Putting A Face To Anti-Trump Voters
DON GONYEA, HOST:
The day after Donald Trump was inaugurated, millions of people gathered at the Women's March in Washington and in cities around the country to mount a roaring resistance to the new president. Over the past year, pundits have often described that resistance as highly progressive or left of center, even an outgrowth of the Bernie Bros. Theda Skocpol and her partner Lara Putnam did their own research. Skocpol is a professor of government and sociology at Harvard. She co-wrote a book about the Tea Party at its height. Now she's putting a face to the anti-Trump movement. Skocpol went to eight counties in North Carolina, Ohio, Pennsylvania and Wisconsin and found the resistance is a much more moderate bunch than you'd think.
THEDA SKOCPOL: Everywhere I went, these groups were overwhelmingly women - about 70 percent - and Lara Putnam finds the same thing in southwestern Pennsylvania. They meet regularly. There are men involved, but they're tackling the kind of good citizenship issues that we might expect, trying to jumpstart the conversation in their communities over the pressing issues of the day.
But from the beginning, they've been pushing back against the Trump agenda, defending the Affordable Care Act, speaking up for immigrants and refugees. And they've been active for quite some time and getting people to run for office and support those people at the local, state and national level.
GONYEA: Especially as reporters, we're always looking to kind of compare and categorize, though, right? And you say we should be careful not to think of this as a liberal version of the Tea Party.
SKOCPOL: I think there are some similarities in how the organizations work - a lot of role for kind of self-organized local groups that meet face-to-face. But the Tea Party back in 2009-11 was really to the right of the Republican Party very consistently. It was pushing on Republican officeholders from a more extreme position, and I don't think that's quite true here. These anti-Trump resistance groups are pushing on the Democrats to be more engaged, to be more active and to be open to volunteers, just like the Tea Partiers did back then. But they're not necessarily to the far left.
GONYEA: It's interesting because it feels like the Democratic Party as a whole is moving to the left. We can argue about how fast and how far that is, but it feels like that's the direction that it's going. But it doesn't then line up with what you're describing here.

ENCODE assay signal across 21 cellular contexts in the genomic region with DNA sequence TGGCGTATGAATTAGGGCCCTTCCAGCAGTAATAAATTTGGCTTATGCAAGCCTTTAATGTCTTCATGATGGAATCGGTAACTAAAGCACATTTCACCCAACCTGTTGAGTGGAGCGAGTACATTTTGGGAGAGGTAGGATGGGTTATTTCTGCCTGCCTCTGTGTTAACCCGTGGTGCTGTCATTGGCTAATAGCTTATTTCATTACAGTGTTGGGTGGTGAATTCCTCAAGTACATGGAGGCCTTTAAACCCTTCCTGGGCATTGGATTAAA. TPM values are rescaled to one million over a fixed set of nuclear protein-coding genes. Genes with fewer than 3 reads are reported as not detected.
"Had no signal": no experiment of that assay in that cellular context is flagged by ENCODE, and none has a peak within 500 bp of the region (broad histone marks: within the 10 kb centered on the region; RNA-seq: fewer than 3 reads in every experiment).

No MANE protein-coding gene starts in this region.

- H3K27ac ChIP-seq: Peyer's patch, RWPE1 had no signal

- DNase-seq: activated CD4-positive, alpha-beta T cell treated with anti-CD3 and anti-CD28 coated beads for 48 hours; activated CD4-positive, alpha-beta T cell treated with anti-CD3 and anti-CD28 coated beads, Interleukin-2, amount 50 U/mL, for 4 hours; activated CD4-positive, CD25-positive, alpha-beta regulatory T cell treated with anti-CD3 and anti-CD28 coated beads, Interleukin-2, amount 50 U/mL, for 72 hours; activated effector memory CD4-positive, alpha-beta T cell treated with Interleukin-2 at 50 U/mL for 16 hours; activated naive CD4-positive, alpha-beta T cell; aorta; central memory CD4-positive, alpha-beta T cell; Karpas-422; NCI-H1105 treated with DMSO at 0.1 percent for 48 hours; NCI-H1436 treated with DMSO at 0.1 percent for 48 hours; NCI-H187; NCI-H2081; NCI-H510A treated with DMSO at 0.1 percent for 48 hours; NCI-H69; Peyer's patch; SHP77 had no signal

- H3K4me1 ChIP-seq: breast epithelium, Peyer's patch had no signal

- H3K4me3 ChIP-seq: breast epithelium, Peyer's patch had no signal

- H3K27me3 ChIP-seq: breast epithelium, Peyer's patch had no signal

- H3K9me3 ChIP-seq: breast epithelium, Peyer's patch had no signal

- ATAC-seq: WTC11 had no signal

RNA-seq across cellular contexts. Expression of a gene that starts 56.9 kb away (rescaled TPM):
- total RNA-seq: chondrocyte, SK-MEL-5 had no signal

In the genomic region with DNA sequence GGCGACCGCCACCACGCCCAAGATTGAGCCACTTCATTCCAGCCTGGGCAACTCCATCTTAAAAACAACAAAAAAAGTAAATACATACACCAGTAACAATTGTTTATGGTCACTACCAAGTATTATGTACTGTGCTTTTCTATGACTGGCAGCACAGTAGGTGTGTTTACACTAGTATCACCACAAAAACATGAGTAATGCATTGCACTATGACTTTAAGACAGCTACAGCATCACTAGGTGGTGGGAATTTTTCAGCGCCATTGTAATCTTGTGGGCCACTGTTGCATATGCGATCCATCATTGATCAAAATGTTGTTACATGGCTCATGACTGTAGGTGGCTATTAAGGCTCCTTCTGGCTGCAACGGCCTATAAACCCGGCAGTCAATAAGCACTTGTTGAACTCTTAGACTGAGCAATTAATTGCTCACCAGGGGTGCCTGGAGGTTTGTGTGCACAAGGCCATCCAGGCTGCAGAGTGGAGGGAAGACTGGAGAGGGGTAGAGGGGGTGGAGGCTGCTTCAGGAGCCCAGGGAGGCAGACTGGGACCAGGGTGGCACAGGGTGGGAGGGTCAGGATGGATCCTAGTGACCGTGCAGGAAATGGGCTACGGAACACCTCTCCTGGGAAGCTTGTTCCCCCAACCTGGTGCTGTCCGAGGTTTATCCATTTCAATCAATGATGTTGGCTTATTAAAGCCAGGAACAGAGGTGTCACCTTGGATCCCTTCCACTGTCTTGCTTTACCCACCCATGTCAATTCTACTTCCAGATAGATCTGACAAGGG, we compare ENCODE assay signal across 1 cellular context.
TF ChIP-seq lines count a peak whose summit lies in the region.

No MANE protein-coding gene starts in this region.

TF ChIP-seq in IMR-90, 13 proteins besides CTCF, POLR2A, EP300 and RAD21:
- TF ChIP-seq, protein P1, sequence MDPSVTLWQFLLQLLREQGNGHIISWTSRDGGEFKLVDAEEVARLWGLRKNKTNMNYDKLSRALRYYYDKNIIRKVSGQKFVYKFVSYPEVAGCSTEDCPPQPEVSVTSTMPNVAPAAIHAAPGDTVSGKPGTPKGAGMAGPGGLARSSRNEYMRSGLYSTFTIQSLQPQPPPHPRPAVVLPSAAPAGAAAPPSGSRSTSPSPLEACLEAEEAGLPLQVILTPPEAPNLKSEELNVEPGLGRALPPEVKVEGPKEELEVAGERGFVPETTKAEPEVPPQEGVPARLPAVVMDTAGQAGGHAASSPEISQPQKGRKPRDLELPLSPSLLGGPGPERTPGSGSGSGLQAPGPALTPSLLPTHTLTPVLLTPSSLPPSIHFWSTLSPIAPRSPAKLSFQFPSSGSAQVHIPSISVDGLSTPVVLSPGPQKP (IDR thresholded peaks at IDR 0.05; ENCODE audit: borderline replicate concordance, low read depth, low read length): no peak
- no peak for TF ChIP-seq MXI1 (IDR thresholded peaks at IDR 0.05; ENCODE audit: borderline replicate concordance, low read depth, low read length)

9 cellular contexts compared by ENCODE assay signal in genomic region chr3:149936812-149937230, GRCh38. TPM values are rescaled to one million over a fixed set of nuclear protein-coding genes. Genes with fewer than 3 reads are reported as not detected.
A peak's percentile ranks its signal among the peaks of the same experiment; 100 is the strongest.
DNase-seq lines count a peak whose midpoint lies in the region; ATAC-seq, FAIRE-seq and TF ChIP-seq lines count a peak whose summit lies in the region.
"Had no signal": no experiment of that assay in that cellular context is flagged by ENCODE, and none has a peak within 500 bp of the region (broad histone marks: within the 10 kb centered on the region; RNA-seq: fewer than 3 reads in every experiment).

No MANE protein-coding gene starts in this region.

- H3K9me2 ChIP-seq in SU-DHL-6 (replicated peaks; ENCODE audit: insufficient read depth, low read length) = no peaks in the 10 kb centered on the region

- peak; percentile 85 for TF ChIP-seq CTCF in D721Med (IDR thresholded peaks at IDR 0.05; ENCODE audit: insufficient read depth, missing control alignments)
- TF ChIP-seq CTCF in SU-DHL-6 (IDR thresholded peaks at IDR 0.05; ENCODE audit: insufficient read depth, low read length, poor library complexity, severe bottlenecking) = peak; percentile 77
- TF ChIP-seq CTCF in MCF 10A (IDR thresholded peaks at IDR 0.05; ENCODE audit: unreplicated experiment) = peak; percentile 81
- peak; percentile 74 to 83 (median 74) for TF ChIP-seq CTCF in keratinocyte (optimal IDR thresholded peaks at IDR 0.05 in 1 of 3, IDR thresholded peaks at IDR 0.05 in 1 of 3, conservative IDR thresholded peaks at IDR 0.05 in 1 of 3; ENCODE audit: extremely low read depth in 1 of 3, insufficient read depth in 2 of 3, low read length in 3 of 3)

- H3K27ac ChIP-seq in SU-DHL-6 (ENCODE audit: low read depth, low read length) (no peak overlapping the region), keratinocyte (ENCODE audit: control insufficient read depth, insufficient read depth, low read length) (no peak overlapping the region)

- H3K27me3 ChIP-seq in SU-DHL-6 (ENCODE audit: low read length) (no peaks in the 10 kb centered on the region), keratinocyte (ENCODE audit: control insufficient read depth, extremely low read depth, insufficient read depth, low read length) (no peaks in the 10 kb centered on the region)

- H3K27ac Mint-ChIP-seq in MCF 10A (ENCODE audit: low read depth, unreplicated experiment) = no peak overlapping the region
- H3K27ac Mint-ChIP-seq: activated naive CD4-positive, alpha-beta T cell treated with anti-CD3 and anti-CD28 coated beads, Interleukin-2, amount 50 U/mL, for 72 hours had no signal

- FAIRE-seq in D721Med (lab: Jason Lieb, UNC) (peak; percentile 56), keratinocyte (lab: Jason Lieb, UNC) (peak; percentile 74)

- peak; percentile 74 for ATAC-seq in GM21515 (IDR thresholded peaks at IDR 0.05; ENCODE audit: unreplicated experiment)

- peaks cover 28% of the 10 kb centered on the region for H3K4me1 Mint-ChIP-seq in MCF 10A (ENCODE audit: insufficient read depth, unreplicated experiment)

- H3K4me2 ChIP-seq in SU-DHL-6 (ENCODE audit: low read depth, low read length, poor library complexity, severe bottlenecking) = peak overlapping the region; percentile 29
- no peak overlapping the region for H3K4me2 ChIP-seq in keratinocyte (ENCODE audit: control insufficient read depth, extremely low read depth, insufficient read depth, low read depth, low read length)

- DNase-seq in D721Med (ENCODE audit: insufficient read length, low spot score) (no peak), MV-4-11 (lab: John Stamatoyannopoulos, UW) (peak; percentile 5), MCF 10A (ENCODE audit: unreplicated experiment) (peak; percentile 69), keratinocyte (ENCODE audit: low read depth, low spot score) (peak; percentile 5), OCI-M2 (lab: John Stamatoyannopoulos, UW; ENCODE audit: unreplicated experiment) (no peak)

SKOCPOL: Well, I mean, think about it. Once the Democrats lost as badly as they did in November 2016, and they - before that, they had lost a huge number of state legislatures and governorships, not to mention both houses of Congress during the course of Barack Obama's presidency.
That means that what's left in the way of Democratic officeholders are - tend to be liberals from my state of Massachusetts or from New York or from California or from the various islands of liberalism in between. So they're very active in arguing about what should happen at the Democratic National Committee, who should be the next nominee for president.
But meanwhile, a lot of these local groups, which are formed in places far from those coastal liberal strongholds, are talking about more bread-and-butter issues, really. The counties I'm studying don't have very many people of color in them, so it's not a racial issue. It's a sort of humanitarian issue in these places.
GONYEA: I'm wondering if you see local Democratic establishment figures - the local county officials and state officials - paying attention to these kinds of groups the way you are. Do they seem to be on top of the changes that you're picking up on?
SKOCPOL: You know, in most of the local areas I visited, I tried to get to know local party leaders as well as local Tea Party or resistance leaders, if they exist. And in all of the areas that I've visited, the Democrats were a little bit caught by surprise at the local level. They all complain that the Hillary Clinton campaign didn't really come into their areas. I was told in a few cases that maybe some young man arrived from Brooklyn and tried to tell us what to do. People would use almost the same words in different parts of the country.
It really varies whether these local resistance groups that have popped up since the election are being welcomed by the local Democrats in the state, Democrats or not. In some of the counties I visited, there's a close working relationship. They aren't one and the same, but they're cooperating, for example, on signing up people to vote and perhaps supporting some local candidates. But in other places, the local Democratic Party establishment is moribund, or it's hostile to the idea that new people should organize and try to tell them what to do.
GONYEA: Theda Skocpol is a professor of government and sociology at Harvard. Thanks for joining us today.
SKOCPOL: My pleasure.
NPR transcripts are created on a rush deadline by an NPR contractor. This text may not be in its final form and may be updated or revised in the future. Accuracy and availability may vary. The authoritative record of NPR’s programming is the audio record.